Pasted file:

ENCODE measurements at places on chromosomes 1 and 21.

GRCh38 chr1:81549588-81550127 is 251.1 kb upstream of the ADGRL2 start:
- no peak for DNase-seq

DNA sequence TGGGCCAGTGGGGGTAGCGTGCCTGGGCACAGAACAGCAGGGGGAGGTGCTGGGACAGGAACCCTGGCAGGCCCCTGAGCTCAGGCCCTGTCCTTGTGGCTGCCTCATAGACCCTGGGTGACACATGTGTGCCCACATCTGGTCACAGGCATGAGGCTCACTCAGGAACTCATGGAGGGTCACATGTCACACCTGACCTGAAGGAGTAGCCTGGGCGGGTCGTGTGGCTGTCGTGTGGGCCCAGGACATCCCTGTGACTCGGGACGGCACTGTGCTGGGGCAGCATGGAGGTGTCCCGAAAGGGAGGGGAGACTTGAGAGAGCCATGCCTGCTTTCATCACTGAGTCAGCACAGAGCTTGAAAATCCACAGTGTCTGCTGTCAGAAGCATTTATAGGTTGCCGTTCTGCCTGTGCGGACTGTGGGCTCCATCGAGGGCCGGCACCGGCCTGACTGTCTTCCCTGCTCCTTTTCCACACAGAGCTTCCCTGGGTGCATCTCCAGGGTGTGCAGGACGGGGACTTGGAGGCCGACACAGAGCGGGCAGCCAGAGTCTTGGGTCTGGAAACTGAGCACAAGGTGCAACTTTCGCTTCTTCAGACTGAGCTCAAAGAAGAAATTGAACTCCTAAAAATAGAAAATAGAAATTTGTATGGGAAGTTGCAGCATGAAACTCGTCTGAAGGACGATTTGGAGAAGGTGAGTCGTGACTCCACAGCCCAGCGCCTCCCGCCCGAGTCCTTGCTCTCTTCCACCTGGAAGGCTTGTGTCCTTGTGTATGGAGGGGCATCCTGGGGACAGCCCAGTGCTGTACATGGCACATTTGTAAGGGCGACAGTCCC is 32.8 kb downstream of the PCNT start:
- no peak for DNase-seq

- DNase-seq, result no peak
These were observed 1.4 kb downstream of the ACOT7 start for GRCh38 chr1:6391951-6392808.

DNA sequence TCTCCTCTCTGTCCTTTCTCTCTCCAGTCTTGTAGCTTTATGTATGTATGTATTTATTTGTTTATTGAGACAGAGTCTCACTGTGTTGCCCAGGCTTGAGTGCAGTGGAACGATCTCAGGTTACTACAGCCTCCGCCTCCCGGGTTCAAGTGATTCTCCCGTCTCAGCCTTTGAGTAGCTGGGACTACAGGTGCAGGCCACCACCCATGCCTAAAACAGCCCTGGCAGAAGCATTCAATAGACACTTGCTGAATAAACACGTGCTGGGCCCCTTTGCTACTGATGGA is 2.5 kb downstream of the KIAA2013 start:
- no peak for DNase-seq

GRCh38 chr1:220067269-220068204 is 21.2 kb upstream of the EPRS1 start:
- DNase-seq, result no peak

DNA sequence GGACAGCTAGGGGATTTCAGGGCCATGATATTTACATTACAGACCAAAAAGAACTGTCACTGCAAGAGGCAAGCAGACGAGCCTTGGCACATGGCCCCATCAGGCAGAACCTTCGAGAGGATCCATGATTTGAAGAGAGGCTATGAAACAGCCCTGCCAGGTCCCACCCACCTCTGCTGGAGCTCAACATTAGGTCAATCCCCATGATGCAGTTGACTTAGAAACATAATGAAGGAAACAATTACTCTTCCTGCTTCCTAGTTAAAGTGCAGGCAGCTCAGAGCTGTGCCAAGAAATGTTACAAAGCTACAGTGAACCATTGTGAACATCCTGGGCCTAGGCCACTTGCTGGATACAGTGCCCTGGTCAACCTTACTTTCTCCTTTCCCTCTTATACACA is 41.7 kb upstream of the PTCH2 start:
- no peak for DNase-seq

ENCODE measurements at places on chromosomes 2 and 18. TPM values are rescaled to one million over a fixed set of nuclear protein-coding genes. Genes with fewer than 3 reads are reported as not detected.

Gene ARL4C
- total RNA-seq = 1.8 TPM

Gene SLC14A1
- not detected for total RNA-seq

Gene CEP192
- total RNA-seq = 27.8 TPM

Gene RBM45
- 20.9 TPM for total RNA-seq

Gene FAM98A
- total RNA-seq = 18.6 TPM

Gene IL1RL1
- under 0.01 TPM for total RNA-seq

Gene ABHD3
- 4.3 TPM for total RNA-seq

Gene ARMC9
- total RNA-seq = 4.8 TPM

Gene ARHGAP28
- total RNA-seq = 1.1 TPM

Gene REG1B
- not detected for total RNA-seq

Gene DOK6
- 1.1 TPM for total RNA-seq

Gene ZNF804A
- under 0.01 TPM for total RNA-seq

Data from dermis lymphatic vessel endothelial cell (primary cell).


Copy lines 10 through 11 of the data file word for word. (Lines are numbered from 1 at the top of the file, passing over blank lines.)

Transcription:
GRCh38 chr1:220067269-220068204 is 21.2 kb upstream of the EPRS1 start:
- DNase-seq, result no peak